Epidemics can isolate people from one another, negatively affect the health of people across the world and cause economic declines that take countries months to years to recover from. Avoiding these epidemic impacts can be essential to preserving human wellbeing, but it remains extremely difficult when there is little understanding of how the disease will affect society or when and how to effectively use strategies to lower transmission of the disease.
One strategy for avoiding these pronounced negative health, social and economic impacts is through the development of models that are capable of predicting epidemic waves and issuing warnings when cases are expected to increase in the near future. These models can help public officials determine when and where to deploy intervention methods to curb the spread of the disease.
Using statistics and reported case data, a research team, including CEID’s Pejman Rohani, developed one such model and utilized it to analyze current COVID-19 case numbers and trends to determine if a future spike in cases was probable. The model issued a warning to expect an increase in cases if the change in case numbers exceeded a certain threshold and the number of reported cases was more than the average number of cases reported the previous week.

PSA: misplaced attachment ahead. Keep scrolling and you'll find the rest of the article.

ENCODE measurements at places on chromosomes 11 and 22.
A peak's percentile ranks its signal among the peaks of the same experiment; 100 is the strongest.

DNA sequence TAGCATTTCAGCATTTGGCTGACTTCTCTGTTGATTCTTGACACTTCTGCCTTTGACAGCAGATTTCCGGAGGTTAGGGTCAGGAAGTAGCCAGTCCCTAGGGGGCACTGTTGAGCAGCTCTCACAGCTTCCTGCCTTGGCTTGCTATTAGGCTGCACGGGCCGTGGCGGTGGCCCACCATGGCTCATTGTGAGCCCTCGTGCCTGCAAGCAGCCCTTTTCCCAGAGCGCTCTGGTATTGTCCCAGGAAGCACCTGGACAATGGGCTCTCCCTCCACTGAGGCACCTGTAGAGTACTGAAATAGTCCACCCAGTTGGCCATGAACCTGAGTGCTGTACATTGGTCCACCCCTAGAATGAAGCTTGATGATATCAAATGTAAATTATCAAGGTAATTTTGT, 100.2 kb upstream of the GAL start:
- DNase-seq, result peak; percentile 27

Both the size of the rolling window for case numbers and the threshold for the relative change in case numbers can be altered based on the desired accuracy and purpose of the model. Though the research team used the model to assess COVID-19, the model could potentially be used for other similar diseases.
To test the accuracy of their model, they applied it to real COVID-19 case number data from Italy and New York between January 22, 2020, and April 13, 2021. The model was able to correctly issue a warning in Italy 82% of the time while it only inaccurately issued a warning 9% of the time. For New York, it accurately issued warnings 55% of the time, and it only issued warnings unnecessarily 9% of the time. This indicates a promising ability to accurately predict increases in case numbers.
The research team hopes that this model will be integrated into the current public health sector and One Health initiatives to be used to lower transmission rates in future epidemics. Tools like this model are essential for public officials to determine when and where to utilize intervention methods to disrupt pathogen spread.
By Amanda Budd